Incredibly, the federal district court granted Wells Fargo’s demand for individual arbitration on each of these claims. The customers appealed, and on September 8, 2016 – the day the CFPB announced its enforcement action – Wells Fargo settled with the customers on the condition they not disclose the details of their case.

David Douglas v. Wells Fargo (Superior Ct of Los Angeles, CA)

A customer named David Douglas tried to sue Wells Fargo on his own after he learned that three of the local employees at his Wells Fargo branch used his personal information to open at least eight accounts under his name without his permission, charging him fees for those accounts. More than three years ago, Douglas alleged that Wells Fargo “routinely use[d] the account information, date of birth, and Social Security and taxpayer identification numbers…and existing bank customers’ money to open additional accounts.”

By pushing these cases into secret arbitration, Wells Fargo was able to keep this scandal out of public view for years and continue profiting from massive fraud. This culture of secrecy was pervasive. As CFPB Director Richard Cordray described at the Senate Banking Committee hearing on September 20, when the Los Angeles City Attorney brought an action against the bank, “one of the first things Wells Fargo did…was aggressively seek a protective order to keep the proceedings as much as possible from public view.” These actions, along with forced arbitration, allowed the bank to evade accountability and transparency for at least five years.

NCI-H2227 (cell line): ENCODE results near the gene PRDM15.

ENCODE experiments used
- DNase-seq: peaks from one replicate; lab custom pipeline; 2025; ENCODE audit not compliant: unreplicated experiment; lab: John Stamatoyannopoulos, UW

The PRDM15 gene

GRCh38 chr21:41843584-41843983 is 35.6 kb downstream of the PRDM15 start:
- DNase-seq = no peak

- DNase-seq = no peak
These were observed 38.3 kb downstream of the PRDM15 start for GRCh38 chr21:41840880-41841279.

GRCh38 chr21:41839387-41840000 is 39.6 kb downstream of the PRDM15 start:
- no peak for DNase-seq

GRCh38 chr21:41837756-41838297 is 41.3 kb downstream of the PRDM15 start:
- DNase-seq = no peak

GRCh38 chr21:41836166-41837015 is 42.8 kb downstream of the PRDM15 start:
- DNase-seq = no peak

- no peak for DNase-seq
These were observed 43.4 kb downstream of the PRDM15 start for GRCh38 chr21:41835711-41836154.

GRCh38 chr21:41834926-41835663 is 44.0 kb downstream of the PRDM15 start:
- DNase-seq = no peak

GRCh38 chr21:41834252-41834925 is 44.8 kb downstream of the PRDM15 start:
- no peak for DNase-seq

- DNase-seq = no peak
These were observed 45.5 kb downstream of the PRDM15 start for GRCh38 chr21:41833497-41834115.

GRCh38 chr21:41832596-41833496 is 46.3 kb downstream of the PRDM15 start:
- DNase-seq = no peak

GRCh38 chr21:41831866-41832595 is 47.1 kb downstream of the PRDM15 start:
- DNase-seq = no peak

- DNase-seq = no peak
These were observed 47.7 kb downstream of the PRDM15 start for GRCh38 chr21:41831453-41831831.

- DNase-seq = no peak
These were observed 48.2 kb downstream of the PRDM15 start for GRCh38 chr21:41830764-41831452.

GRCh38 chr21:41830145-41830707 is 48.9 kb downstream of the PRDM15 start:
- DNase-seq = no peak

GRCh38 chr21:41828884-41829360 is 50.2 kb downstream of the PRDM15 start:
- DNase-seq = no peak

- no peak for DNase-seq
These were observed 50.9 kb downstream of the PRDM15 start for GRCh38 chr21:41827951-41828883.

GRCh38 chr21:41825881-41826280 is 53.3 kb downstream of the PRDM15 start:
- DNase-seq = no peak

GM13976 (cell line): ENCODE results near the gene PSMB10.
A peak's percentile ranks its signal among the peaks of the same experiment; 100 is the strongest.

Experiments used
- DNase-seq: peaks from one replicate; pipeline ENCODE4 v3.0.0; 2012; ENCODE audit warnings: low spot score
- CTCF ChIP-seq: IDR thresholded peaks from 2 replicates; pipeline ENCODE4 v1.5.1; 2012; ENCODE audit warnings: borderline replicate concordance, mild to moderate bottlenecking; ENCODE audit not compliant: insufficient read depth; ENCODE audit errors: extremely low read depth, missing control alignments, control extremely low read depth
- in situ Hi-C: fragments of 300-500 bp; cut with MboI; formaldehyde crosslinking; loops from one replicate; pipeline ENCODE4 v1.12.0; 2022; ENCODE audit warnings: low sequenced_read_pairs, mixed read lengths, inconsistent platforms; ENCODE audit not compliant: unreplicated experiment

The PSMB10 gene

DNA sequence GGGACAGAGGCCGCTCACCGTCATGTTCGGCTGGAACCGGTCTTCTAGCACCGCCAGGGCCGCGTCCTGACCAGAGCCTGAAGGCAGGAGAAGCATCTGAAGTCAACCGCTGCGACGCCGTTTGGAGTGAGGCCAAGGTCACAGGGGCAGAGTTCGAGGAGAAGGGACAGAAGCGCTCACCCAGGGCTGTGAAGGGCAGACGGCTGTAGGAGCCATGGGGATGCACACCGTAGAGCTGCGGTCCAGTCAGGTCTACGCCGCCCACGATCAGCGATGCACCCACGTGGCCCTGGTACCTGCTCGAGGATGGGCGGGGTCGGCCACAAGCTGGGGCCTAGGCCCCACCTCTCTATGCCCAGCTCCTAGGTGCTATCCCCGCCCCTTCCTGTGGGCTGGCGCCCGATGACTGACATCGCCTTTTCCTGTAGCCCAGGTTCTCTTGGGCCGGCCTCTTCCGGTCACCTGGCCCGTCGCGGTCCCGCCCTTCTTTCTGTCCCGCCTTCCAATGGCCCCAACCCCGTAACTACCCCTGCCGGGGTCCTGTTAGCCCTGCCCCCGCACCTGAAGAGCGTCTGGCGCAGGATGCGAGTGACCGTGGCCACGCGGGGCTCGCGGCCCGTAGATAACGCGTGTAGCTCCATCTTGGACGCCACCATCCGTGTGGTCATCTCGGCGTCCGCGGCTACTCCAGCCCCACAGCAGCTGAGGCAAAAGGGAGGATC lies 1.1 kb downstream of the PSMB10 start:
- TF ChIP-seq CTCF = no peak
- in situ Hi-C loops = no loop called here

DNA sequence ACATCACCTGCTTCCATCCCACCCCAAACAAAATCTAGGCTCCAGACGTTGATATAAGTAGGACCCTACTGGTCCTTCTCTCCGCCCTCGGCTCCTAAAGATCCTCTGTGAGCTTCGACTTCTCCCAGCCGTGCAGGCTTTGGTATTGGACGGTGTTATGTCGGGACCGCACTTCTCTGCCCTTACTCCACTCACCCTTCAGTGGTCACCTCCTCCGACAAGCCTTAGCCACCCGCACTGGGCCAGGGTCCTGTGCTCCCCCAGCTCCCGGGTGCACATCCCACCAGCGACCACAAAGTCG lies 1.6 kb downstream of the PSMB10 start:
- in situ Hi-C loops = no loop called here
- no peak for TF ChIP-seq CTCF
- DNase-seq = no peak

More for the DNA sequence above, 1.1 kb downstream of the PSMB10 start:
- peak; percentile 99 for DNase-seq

Senate Banking Hearing on September 20

At the Senate Banking Committee hearing, Senator Sherrod Brown (D-Ohio) asked Wells Fargo CEO John Stumpf if the bank would continue to argue in court that mandatory arbitration clauses covering real accounts should apply to fake accounts, forcing defrauded consumers into arbitration. Stumpf was non-committal, replying that he would “have to talk to my legal team, and we can get back to you on that.”

During the second panel, Senator Brown asked Director Cordray, how the agency’s proposed rule to restrict forced arbitration in consumer financial contracts would have helped customers that sued the bank over fraudulent accounts. Cordray replied that Wells Fargo’s arbitration clause might defeat a class action, noting that “as happened here, when there’s massive wrongdoing on a wide scale, but small amounts of harm to individual consumers, it will be very difficult to get any relief other than through a class action.”

Senator Elizabeth Warren (D-Mass.) then asked Director Cordray if he thought that “forced arbitration clauses make it easier for big banks to cover up patterns of abusive conduct, including the years of misconduct by Wells Fargo in this case.” Cordray answered, “I do think so, yes.”

Senator Warren went on to note that the CFPB has “proposed strong new rules that would ban forced arbitration clauses that prevent consumers from joining together to bring a public action in court,” and “[i]f we had class actions on this back in 2010, 2009, 2008, then the problem never would have gotten so out of hand.”

House Financial Services Committee Hearing on September 29

At the House Financial Services Committee Hearing, Representative Brad Sherman (D-Calif.) asked Stumpf if he would continue to invoke ripoff clauses to deprive consumers of their day in court in light of this scandal. Stumpf refused to end this practice.